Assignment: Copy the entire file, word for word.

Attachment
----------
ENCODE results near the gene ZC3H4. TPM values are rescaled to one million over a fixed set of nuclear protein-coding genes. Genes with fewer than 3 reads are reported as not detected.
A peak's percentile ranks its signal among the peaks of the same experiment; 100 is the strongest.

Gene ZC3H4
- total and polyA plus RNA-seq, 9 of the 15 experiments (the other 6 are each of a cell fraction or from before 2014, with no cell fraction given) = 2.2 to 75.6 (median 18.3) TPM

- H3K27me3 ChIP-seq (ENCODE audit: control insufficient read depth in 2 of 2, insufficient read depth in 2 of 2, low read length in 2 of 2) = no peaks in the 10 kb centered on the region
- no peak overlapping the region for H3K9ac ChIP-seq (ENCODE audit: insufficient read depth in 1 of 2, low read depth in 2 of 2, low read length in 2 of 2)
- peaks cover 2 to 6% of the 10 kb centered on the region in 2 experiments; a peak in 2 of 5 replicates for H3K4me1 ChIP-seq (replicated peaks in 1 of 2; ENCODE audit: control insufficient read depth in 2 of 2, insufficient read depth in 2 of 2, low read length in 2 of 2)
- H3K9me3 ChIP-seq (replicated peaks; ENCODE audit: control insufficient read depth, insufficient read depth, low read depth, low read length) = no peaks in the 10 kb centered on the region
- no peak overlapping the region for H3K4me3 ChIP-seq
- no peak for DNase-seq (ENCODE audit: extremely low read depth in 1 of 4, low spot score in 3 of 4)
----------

ENCODE results near the gene ZC3H4. TPM values are rescaled to one million over a fixed set of nuclear protein-coding genes. Genes with fewer than 3 reads are reported as not detected.
A peak's percentile ranks its signal among the peaks of the same experiment; 100 is the strongest.

Gene ZC3H4
- total and polyA plus RNA-seq, 9 of the 15 experiments (the other 6 are each of a cell fraction or from before 2014, with no cell fraction given) = 2.2 to 75.6 (median 18.3) TPM

- H3K27me3 ChIP-seq (ENCODE audit: control insufficient read depth in 2 of 2, insufficient read depth in 2 of 2, low read length in 2 of 2) = no peaks in the 10 kb centered on the region
- no peak overlapping the region for H3K9ac ChIP-seq (ENCODE audit: insufficient read depth in 1 of 2, low read depth in 2 of 2, low read length in 2 of 2)
- peaks cover 2 to 6% of the 10 kb centered on the region in 2 experiments; a peak in 2 of 5 replicates for H3K4me1 ChIP-seq (replicated peaks in 1 of 2; ENCODE audit: control insufficient read depth in 2 of 2, insufficient read depth in 2 of 2, low read length in 2 of 2)
- H3K9me3 ChIP-seq (replicated peaks; ENCODE audit: control insufficient read depth, insufficient read depth, low read depth, low read length) = no peaks in the 10 kb centered on the region
- no peak overlapping the region for H3K4me3 ChIP-seq
- no peak for DNase-seq (ENCODE audit: extremely low read depth in 1 of 4, low spot score in 3 of 4)